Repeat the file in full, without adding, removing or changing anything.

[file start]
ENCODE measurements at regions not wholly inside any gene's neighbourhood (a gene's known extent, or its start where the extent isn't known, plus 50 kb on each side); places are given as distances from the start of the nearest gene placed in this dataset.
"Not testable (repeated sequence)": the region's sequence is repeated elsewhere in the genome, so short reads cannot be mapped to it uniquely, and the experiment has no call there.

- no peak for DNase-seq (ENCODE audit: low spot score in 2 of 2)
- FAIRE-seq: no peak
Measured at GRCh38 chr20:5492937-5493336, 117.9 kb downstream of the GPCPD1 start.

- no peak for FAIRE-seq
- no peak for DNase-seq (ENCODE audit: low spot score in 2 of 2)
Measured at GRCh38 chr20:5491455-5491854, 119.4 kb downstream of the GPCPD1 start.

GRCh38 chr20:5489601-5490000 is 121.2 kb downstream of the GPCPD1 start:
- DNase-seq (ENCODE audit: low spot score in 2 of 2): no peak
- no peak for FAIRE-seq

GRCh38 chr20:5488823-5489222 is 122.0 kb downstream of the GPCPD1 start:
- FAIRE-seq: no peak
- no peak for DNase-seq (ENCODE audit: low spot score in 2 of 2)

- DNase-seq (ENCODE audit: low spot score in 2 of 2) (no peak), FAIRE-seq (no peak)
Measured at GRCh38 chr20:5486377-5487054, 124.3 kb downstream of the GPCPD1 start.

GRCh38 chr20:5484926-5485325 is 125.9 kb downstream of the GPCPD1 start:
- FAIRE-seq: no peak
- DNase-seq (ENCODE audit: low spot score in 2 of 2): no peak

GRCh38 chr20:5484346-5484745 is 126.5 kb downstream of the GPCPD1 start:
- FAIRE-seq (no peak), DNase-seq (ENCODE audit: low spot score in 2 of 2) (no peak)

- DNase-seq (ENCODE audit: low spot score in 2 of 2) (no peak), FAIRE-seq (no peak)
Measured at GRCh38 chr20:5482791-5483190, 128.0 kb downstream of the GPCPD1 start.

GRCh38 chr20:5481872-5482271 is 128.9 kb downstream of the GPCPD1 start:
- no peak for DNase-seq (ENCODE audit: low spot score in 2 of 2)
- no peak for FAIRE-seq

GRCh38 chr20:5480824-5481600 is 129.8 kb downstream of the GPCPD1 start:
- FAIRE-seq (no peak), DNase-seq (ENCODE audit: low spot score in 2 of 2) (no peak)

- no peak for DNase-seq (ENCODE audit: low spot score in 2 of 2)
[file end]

ENCODE measurements at regions not wholly inside any gene's neighbourhood (a gene's known extent, or its start where the extent isn't known, plus 50 kb on each side); places are given as distances from the start of the nearest gene placed in this dataset.
"Not testable (repeated sequence)": the region's sequence is repeated elsewhere in the genome, so short reads cannot be mapped to it uniquely, and the experiment has no call there.

- no peak for DNase-seq (ENCODE audit: low spot score in 2 of 2)
- FAIRE-seq: no peak
Measured at GRCh38 chr20:5492937-5493336, 117.9 kb downstream of the GPCPD1 start.

- no peak for FAIRE-seq
- no peak for DNase-seq (ENCODE audit: low spot score in 2 of 2)
Measured at GRCh38 chr20:5491455-5491854, 119.4 kb downstream of the GPCPD1 start.

GRCh38 chr20:5489601-5490000 is 121.2 kb downstream of the GPCPD1 start:
- DNase-seq (ENCODE audit: low spot score in 2 of 2): no peak
- no peak for FAIRE-seq

GRCh38 chr20:5488823-5489222 is 122.0 kb downstream of the GPCPD1 start:
- FAIRE-seq: no peak
- no peak for DNase-seq (ENCODE audit: low spot score in 2 of 2)

- DNase-seq (ENCODE audit: low spot score in 2 of 2) (no peak), FAIRE-seq (no peak)
Measured at GRCh38 chr20:5486377-5487054, 124.3 kb downstream of the GPCPD1 start.

GRCh38 chr20:5484926-5485325 is 125.9 kb downstream of the GPCPD1 start:
- FAIRE-seq: no peak
- DNase-seq (ENCODE audit: low spot score in 2 of 2): no peak

GRCh38 chr20:5484346-5484745 is 126.5 kb downstream of the GPCPD1 start:
- FAIRE-seq (no peak), DNase-seq (ENCODE audit: low spot score in 2 of 2) (no peak)

- DNase-seq (ENCODE audit: low spot score in 2 of 2) (no peak), FAIRE-seq (no peak)
Measured at GRCh38 chr20:5482791-5483190, 128.0 kb downstream of the GPCPD1 start.

GRCh38 chr20:5481872-5482271 is 128.9 kb downstream of the GPCPD1 start:
- no peak for DNase-seq (ENCODE audit: low spot score in 2 of 2)
- no peak for FAIRE-seq

GRCh38 chr20:5480824-5481600 is 129.8 kb downstream of the GPCPD1 start:
- FAIRE-seq (no peak), DNase-seq (ENCODE audit: low spot score in 2 of 2) (no peak)

- no peak for DNase-seq (ENCODE audit: low spot score in 2 of 2)